How to ferment (almost) everything

A step-by-step guide to preserving whatever vegetables you have on hand.

a basket of vegetables on a wooden table
That's quite a haul — time to see what you can ferment.Markus Spiske via Unsplash

This story was originally published on Saveur.


There's a reason chef Cortney Burns of "A Living Larder" has a basement filled wall to wall with jars. The art of fermenting vegetables is as simple as soaking them in salt and water, or—another technique she loves—rubbing them in salt so they form a natural brine. Spices, herbs, and other aromatics can take fermented vegetables to the next level. Here, a guide to fitting the produce to the brining method, and some flavor combinations to try.

Fermentation Matrix
The fermentation matrix.Alex Testere

Wet-brining

Works with whole or cut hearty, raw peeled vegetables of all shapes and sizes (but smaller shapes and cuts will ferment more quickly). Dissolve 1 Tbsp. kosher salt per 1 cup water to form a brine. Jar vegetables with aromatics and add brine to cover. Seal and store in a dark, 60–68° area for 2–3 weeks, uncovering the jar every few days to release carbon dioxide. Eat, or refrigerate up to 1 year.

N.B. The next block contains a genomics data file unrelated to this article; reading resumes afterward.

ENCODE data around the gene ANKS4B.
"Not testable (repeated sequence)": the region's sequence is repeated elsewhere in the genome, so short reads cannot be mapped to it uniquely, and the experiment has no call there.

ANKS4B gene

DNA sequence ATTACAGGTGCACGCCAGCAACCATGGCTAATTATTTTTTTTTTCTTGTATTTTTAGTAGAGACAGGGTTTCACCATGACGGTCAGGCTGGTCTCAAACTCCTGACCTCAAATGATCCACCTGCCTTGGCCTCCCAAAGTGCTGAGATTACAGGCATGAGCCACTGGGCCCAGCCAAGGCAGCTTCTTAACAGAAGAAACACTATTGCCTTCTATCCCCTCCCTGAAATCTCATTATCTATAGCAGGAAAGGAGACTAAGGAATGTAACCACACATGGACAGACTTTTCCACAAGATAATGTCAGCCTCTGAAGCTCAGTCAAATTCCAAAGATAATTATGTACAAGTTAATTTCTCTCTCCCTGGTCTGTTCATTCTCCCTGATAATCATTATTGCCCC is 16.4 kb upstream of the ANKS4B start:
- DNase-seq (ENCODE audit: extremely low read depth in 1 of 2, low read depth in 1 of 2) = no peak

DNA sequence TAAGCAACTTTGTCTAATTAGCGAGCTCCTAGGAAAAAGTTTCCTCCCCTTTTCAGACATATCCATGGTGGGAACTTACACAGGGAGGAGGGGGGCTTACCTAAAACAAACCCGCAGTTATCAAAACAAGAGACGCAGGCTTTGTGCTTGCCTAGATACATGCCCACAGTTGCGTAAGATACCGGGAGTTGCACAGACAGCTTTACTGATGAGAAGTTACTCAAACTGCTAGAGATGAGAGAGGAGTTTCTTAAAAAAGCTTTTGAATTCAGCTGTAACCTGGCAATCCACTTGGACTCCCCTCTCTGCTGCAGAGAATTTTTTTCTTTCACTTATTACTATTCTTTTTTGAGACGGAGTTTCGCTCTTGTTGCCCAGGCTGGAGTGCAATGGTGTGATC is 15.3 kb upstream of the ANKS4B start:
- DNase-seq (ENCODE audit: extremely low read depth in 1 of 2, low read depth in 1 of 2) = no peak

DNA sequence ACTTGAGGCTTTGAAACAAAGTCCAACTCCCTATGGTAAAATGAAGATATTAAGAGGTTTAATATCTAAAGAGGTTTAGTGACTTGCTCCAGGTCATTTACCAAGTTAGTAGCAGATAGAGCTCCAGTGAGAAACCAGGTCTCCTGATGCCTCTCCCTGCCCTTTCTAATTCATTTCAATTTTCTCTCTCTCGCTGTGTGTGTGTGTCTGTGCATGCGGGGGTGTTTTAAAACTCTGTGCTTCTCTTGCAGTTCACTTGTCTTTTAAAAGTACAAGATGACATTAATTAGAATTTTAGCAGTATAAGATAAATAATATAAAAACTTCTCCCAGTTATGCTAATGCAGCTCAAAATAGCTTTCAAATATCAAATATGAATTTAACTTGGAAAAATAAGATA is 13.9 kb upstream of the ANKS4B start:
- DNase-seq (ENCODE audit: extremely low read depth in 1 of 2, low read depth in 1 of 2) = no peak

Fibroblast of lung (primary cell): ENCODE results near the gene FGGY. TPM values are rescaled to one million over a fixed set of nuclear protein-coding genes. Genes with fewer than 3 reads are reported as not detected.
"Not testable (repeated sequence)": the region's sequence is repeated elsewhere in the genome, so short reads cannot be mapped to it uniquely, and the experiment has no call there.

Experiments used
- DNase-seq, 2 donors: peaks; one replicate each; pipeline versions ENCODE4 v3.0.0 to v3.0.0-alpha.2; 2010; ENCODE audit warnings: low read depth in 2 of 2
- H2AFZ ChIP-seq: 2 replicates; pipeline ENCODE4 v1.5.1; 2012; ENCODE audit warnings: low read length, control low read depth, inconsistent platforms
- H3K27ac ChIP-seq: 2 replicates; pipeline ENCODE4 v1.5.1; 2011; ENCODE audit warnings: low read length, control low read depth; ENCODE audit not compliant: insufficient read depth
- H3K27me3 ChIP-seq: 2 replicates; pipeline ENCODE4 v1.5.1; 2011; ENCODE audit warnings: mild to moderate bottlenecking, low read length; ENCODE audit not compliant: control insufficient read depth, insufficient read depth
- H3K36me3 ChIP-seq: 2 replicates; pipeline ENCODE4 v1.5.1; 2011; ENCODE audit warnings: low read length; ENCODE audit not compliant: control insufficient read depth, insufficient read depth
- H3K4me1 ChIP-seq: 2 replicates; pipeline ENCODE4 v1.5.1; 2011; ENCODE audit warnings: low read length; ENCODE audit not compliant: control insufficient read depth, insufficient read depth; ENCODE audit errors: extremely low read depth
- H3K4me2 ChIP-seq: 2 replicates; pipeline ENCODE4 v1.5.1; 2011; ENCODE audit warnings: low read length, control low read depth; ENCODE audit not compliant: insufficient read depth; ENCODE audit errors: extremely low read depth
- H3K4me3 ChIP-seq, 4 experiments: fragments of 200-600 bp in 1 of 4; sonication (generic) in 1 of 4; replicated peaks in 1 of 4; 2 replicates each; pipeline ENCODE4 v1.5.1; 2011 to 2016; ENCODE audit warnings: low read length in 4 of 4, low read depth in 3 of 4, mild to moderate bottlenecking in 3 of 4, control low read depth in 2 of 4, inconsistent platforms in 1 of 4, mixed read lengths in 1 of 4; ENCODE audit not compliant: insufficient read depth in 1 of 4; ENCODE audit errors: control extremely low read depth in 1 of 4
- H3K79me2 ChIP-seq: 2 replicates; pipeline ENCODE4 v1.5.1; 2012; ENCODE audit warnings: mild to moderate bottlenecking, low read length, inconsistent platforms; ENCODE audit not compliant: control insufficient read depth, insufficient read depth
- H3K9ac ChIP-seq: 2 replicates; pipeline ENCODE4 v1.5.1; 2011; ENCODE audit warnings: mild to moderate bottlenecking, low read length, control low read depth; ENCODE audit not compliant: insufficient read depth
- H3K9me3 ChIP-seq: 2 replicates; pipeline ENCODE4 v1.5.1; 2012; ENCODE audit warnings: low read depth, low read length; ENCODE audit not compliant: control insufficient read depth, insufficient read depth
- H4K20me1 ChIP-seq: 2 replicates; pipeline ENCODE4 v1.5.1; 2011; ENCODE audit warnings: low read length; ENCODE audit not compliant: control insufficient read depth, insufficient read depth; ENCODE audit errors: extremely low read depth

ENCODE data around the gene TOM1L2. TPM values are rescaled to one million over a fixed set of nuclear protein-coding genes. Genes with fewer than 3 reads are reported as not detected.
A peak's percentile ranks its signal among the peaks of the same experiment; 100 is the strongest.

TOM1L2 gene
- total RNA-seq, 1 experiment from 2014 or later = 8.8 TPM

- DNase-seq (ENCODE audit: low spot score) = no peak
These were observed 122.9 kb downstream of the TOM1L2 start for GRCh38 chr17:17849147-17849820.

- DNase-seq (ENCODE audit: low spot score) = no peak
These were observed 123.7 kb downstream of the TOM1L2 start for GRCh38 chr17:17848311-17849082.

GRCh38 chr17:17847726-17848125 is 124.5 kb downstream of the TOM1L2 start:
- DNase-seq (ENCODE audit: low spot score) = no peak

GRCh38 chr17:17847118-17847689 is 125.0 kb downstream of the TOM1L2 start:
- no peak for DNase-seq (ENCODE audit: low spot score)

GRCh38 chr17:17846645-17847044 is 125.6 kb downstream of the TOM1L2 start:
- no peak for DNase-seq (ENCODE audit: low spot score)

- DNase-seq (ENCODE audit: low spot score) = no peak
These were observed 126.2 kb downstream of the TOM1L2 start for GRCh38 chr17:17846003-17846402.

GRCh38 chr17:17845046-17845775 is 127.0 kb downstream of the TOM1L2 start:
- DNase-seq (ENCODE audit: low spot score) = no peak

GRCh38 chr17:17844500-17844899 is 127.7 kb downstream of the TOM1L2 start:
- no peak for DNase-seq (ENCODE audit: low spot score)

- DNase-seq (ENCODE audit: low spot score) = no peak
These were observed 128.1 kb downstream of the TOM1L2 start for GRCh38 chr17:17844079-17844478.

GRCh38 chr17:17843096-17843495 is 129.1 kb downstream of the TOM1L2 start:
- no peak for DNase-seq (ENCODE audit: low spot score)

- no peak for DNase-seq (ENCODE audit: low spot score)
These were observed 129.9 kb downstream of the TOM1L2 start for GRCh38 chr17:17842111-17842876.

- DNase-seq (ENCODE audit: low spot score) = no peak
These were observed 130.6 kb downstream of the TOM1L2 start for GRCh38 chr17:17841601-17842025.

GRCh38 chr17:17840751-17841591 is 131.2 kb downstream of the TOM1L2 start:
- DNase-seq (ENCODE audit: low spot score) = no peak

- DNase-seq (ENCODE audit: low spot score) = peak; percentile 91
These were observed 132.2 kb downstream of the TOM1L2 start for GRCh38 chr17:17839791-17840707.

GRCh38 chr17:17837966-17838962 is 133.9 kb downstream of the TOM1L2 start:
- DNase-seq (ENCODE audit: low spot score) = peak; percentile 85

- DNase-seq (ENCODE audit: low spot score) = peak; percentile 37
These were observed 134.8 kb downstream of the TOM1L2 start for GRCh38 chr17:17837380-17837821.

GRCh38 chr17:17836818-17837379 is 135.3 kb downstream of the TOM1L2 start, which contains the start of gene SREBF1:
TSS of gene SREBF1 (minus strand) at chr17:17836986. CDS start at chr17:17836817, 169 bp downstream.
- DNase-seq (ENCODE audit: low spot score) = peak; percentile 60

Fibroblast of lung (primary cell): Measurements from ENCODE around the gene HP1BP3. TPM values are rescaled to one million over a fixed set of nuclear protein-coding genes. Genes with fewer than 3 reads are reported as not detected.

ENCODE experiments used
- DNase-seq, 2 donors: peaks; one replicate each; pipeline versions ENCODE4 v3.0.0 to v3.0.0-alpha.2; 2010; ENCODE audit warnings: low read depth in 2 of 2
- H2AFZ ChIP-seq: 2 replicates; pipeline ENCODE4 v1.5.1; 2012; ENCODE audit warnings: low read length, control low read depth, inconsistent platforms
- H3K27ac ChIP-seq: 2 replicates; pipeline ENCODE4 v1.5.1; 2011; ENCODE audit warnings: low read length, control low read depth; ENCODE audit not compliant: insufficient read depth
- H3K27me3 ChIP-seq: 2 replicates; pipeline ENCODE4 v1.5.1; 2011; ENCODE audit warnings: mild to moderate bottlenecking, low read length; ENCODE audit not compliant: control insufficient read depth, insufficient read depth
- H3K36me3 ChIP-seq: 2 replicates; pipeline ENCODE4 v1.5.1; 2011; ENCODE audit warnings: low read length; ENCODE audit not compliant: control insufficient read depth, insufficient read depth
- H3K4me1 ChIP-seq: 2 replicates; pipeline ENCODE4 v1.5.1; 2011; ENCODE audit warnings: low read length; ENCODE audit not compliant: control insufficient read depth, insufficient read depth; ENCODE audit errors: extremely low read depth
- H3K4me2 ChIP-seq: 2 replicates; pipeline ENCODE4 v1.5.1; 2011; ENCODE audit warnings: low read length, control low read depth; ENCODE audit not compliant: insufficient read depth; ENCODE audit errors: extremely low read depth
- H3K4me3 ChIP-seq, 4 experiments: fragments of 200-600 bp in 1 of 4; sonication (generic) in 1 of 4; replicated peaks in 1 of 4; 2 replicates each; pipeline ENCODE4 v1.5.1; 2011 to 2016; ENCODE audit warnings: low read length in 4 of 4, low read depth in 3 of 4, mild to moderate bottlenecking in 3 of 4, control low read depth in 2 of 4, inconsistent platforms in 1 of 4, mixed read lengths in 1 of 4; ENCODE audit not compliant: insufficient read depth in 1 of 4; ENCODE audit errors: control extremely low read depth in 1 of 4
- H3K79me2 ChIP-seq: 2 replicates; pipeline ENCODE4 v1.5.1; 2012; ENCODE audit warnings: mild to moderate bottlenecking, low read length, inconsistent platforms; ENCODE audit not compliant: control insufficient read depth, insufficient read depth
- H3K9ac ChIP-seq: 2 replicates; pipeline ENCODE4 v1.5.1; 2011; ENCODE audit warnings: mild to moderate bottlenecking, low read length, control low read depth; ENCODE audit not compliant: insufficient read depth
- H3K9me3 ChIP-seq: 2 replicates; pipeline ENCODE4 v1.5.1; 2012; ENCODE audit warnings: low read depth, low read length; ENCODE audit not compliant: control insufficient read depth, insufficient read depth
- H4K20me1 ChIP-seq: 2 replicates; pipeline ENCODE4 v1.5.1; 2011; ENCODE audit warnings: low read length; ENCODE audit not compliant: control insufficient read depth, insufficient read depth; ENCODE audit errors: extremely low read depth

Dry-salting

Works with shredded cabbage or some julienned roots. Massage 2½ lb. vege­tables with 1 oz. kosher salt. Jar with aromatics. Let rest several hours. When liquid nears the top, weigh down vege­tables to submerge. (If needed, add brine made of 1 Tbsp. kosher salt dissolved in 1 cup water.) Seal. Store in a dark, 60–68° area, uncovering every few days to release carbon dioxide. Eat after 1–2 months, or refrigerate up to 1 year.